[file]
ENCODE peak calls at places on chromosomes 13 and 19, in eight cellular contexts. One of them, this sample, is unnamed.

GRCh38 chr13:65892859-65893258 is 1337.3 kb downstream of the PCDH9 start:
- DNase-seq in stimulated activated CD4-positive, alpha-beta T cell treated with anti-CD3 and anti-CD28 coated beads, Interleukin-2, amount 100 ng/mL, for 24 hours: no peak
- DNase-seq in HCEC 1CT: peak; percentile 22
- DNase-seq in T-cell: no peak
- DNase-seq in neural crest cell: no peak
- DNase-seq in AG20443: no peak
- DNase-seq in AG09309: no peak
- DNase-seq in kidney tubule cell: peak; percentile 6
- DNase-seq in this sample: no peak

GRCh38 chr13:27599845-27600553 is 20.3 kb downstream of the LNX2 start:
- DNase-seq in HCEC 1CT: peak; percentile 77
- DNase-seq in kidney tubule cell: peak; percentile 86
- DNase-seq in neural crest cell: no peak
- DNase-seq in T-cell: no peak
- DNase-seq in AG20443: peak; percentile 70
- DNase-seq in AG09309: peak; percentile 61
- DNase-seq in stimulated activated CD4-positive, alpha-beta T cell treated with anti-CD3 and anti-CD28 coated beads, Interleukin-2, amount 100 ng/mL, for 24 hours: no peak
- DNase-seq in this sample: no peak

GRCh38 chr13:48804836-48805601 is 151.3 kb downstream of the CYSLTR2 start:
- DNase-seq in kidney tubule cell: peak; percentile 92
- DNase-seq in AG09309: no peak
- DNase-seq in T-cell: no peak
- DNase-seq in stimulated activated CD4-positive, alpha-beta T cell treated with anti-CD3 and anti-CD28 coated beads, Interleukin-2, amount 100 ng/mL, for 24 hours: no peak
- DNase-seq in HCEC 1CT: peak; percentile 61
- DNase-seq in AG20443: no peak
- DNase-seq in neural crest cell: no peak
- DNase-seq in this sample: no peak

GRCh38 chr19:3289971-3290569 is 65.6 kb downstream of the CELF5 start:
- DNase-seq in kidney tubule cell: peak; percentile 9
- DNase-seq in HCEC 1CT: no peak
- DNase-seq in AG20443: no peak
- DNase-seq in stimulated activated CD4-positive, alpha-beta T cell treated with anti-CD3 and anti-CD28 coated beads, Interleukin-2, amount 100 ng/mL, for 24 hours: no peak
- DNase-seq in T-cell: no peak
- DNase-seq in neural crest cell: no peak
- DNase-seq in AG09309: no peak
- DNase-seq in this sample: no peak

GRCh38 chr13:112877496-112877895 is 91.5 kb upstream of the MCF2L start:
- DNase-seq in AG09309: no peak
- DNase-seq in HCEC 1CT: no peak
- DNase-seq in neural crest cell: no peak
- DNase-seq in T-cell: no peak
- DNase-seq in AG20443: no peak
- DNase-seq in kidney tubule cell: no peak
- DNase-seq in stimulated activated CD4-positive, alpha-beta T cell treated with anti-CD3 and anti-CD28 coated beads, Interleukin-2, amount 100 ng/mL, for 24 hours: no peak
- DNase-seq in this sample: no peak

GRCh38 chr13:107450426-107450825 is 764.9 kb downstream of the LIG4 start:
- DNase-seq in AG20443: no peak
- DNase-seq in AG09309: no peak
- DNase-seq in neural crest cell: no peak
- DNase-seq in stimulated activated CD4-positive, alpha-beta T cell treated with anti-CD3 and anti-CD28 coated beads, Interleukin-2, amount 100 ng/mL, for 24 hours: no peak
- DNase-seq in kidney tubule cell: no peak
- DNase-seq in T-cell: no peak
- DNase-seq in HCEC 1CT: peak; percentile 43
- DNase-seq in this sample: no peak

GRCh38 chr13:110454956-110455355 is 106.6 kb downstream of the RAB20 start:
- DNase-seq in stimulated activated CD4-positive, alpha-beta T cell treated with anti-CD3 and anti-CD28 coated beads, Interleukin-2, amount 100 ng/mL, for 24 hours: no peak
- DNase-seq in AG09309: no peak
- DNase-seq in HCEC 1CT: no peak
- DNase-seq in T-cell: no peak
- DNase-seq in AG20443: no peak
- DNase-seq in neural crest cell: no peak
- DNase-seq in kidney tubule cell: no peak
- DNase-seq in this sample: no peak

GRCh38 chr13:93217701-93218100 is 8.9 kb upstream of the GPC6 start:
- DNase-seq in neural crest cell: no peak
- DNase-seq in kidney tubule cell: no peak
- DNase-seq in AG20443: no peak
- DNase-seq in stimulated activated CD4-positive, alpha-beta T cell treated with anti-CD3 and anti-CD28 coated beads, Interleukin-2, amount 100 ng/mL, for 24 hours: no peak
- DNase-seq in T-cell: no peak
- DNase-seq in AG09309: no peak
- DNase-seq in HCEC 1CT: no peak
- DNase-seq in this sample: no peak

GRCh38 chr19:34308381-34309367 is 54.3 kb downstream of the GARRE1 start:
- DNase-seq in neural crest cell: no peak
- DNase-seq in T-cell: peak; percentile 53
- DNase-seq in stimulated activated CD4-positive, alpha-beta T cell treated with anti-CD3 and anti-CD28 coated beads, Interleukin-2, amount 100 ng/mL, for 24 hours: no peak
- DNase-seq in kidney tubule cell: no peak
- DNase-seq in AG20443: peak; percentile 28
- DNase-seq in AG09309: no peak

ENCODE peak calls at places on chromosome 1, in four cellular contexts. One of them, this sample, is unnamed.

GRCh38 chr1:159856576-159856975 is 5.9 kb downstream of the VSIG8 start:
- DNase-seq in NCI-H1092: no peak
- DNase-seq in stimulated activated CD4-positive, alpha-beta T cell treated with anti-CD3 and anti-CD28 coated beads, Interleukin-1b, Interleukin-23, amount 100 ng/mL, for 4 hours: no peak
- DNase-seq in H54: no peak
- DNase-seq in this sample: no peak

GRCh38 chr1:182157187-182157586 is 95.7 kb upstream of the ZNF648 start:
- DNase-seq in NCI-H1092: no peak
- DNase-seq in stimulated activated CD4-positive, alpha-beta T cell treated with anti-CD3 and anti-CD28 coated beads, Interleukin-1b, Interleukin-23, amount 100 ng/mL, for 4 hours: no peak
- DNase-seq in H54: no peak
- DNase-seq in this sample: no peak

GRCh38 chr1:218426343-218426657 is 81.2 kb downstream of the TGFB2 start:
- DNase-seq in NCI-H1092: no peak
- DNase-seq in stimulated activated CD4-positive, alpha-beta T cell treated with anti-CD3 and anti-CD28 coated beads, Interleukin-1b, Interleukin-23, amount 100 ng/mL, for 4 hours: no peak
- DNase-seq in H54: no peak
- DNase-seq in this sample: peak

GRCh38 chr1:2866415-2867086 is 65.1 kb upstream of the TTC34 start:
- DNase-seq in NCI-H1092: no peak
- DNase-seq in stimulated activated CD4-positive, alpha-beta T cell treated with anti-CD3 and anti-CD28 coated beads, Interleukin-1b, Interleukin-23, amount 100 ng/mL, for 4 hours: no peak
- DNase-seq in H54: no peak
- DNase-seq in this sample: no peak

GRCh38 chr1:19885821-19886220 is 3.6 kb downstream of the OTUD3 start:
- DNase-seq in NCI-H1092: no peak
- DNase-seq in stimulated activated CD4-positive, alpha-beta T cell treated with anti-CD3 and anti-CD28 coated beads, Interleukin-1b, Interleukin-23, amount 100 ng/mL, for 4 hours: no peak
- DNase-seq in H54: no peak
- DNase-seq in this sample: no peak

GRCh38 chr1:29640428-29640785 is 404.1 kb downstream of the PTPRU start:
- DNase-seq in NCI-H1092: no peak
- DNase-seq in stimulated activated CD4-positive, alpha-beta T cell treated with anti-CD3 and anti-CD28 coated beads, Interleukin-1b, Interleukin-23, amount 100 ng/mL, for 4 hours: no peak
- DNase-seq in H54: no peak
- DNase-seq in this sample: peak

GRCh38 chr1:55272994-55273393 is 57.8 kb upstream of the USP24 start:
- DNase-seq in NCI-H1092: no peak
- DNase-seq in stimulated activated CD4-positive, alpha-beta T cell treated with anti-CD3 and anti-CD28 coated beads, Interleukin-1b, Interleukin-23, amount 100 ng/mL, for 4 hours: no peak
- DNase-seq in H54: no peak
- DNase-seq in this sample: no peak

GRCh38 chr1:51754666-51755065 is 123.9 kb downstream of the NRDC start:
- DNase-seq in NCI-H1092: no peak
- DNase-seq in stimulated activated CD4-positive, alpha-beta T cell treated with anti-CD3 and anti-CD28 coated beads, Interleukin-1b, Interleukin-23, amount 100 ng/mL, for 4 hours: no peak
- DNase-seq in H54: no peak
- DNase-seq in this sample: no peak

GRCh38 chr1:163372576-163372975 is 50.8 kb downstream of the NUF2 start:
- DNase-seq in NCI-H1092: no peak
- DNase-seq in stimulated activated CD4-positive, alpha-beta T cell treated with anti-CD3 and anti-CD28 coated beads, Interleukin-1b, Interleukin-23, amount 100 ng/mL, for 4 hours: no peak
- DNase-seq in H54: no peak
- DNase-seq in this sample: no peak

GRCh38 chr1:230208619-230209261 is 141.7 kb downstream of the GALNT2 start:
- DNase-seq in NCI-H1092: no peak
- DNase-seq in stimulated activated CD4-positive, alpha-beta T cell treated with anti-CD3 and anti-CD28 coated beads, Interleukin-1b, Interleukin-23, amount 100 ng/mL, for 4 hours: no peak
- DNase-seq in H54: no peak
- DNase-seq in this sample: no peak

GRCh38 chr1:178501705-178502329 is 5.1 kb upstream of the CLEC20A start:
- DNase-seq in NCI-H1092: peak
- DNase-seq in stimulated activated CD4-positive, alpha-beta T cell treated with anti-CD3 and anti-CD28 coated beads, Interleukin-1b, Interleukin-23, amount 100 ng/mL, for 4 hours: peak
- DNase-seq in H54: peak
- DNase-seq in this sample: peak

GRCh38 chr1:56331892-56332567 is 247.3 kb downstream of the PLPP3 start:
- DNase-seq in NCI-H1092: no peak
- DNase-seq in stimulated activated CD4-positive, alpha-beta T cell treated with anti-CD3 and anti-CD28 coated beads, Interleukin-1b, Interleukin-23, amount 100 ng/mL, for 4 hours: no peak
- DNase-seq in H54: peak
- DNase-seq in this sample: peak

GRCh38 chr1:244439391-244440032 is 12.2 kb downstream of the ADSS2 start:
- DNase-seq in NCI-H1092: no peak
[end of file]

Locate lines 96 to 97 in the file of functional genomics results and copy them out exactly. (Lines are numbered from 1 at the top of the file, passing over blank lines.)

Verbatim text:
- DNase-seq in this sample: peak

GRCh38 chr1:2866415-2867086 is 65.1 kb upstream of the TTC34 start: